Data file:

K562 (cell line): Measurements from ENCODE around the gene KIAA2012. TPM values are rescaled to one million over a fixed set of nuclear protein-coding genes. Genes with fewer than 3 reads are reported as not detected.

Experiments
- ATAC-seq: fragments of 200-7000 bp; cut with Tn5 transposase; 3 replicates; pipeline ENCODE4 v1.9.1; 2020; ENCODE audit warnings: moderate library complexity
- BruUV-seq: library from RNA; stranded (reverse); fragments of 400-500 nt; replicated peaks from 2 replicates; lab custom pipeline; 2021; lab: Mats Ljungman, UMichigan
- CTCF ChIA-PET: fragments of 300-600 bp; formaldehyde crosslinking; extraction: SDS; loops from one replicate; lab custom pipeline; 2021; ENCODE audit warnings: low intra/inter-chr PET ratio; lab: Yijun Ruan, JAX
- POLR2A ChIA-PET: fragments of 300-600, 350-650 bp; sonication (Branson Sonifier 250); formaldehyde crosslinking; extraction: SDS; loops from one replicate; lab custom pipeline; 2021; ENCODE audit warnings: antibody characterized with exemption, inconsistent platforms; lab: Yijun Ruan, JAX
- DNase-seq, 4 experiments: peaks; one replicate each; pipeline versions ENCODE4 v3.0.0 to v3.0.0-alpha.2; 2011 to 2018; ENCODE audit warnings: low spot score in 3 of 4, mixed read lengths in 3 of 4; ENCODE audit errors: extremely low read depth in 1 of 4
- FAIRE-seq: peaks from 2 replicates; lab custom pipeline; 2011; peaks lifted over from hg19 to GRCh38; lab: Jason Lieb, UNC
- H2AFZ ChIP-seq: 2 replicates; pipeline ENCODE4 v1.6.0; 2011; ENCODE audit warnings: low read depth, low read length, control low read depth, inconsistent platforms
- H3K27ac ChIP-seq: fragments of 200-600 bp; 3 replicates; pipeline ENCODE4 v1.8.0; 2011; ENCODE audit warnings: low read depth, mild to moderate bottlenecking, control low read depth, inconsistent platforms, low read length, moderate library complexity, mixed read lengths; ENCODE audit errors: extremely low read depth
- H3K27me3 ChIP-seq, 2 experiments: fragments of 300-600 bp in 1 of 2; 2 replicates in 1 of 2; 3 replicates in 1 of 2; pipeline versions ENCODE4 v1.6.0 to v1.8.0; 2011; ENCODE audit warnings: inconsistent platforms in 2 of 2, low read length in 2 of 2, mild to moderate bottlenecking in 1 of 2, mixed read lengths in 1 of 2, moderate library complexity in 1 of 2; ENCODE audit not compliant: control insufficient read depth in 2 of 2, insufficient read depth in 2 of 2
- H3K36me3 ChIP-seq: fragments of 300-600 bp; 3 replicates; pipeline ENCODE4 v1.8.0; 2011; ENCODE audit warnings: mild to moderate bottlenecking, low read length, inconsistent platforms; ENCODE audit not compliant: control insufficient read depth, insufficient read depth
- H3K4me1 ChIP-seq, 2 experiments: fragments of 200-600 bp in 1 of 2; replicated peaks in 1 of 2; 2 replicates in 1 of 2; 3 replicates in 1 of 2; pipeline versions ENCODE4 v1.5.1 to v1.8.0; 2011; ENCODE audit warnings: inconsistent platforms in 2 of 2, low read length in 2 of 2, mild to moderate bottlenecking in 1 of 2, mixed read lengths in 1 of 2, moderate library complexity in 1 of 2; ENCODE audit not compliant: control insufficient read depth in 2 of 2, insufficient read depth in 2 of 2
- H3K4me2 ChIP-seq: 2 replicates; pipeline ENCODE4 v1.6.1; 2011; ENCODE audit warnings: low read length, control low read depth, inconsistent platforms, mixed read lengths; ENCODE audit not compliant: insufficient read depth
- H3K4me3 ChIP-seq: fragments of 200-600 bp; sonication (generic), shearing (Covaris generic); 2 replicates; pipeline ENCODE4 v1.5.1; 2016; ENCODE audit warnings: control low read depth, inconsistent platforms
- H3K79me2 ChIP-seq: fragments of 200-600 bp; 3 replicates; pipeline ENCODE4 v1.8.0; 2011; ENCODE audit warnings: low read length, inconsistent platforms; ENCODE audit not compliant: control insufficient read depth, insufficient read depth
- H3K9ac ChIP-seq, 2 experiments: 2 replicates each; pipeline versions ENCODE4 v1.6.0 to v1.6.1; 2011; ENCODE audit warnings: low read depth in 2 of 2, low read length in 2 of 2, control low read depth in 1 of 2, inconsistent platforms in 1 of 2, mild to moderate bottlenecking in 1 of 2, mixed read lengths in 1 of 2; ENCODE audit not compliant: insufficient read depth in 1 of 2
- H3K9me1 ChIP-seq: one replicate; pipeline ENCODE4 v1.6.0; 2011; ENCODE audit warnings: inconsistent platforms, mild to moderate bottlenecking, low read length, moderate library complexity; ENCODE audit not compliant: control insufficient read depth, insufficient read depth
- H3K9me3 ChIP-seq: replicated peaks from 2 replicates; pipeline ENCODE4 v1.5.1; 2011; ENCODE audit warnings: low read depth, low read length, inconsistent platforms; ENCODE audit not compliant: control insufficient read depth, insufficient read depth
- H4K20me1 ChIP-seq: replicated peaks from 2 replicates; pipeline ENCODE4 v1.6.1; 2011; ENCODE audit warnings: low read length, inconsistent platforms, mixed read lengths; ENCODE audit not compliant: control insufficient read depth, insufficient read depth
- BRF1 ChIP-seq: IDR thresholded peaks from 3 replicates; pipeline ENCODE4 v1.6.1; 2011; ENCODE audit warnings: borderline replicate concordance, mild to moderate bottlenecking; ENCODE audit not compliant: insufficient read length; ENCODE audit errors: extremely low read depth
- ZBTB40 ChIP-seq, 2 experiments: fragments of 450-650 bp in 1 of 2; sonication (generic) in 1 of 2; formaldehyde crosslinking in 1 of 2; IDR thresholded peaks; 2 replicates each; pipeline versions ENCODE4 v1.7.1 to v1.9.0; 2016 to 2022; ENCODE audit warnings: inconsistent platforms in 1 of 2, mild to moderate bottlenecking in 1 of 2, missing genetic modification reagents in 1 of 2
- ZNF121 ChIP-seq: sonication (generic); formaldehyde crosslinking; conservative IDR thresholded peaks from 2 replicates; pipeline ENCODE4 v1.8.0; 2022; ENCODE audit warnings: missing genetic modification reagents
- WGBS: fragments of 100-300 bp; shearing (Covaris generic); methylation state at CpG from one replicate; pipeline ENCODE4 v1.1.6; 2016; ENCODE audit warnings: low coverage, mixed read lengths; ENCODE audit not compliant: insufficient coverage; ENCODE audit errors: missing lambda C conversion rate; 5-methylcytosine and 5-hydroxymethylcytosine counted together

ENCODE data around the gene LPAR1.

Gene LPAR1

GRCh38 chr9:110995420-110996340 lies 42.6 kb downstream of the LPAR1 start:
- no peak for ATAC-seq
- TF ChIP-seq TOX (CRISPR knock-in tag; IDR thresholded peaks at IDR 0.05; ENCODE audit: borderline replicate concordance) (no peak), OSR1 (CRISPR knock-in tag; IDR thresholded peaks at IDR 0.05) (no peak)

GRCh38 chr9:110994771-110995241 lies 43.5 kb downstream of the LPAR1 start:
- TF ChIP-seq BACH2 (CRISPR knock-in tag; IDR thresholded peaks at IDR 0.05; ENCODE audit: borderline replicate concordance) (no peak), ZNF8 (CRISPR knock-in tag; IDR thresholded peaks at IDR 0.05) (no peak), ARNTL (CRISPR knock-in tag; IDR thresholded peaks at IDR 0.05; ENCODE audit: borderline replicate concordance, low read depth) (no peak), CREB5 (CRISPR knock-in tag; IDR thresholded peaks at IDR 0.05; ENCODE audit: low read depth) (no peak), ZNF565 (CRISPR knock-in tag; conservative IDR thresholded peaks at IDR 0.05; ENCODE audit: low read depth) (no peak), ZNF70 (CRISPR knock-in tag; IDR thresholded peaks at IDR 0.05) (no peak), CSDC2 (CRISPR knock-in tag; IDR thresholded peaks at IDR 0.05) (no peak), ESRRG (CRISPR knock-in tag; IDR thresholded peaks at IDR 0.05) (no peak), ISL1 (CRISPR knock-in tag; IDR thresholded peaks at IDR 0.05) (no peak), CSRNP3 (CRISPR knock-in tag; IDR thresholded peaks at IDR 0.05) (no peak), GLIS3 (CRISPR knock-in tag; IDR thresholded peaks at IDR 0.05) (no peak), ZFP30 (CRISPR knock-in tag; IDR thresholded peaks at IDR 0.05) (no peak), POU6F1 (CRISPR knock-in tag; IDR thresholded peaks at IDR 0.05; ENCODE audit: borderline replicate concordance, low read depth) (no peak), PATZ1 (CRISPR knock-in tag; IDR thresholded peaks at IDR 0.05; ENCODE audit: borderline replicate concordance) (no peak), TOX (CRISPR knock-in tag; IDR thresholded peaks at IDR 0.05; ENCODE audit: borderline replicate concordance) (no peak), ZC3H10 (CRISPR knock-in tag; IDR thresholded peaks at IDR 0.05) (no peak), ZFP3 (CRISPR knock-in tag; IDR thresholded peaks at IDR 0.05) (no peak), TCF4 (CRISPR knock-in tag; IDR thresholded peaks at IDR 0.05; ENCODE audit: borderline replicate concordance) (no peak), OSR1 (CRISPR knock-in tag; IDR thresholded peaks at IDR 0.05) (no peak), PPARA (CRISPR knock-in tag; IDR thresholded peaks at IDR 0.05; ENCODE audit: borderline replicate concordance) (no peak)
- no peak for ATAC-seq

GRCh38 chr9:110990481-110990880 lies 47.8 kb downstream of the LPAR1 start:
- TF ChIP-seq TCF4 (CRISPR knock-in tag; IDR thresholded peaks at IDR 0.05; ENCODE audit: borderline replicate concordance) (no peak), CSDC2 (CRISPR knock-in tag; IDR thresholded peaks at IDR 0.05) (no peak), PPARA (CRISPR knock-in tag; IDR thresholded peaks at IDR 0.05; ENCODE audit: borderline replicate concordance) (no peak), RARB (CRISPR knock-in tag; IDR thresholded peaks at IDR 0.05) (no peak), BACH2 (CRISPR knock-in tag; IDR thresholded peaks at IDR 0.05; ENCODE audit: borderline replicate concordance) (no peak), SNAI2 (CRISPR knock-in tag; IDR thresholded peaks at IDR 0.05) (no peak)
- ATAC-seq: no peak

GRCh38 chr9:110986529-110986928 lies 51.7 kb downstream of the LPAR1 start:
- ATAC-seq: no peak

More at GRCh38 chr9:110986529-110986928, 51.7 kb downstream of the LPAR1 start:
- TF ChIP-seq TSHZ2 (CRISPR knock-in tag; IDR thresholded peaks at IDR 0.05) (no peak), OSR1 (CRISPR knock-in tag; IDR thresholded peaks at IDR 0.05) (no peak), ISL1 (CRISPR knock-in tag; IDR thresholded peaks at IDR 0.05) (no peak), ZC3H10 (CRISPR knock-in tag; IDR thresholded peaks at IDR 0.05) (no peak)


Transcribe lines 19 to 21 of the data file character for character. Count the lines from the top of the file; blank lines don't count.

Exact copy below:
- H3K9me3 ChIP-seq: replicated peaks from 2 replicates; pipeline ENCODE4 v1.5.1; 2011; ENCODE audit warnings: low read depth, low read length, inconsistent platforms; ENCODE audit not compliant: control insufficient read depth, insufficient read depth
- H4K20me1 ChIP-seq: replicated peaks from 2 replicates; pipeline ENCODE4 v1.6.1; 2011; ENCODE audit warnings: low read length, inconsistent platforms, mixed read lengths; ENCODE audit not compliant: control insufficient read depth, insufficient read depth
- BRF1 ChIP-seq: IDR thresholded peaks from 3 replicates; pipeline ENCODE4 v1.6.1; 2011; ENCODE audit warnings: borderline replicate concordance, mild to moderate bottlenecking; ENCODE audit not compliant: insufficient read length; ENCODE audit errors: extremely low read depth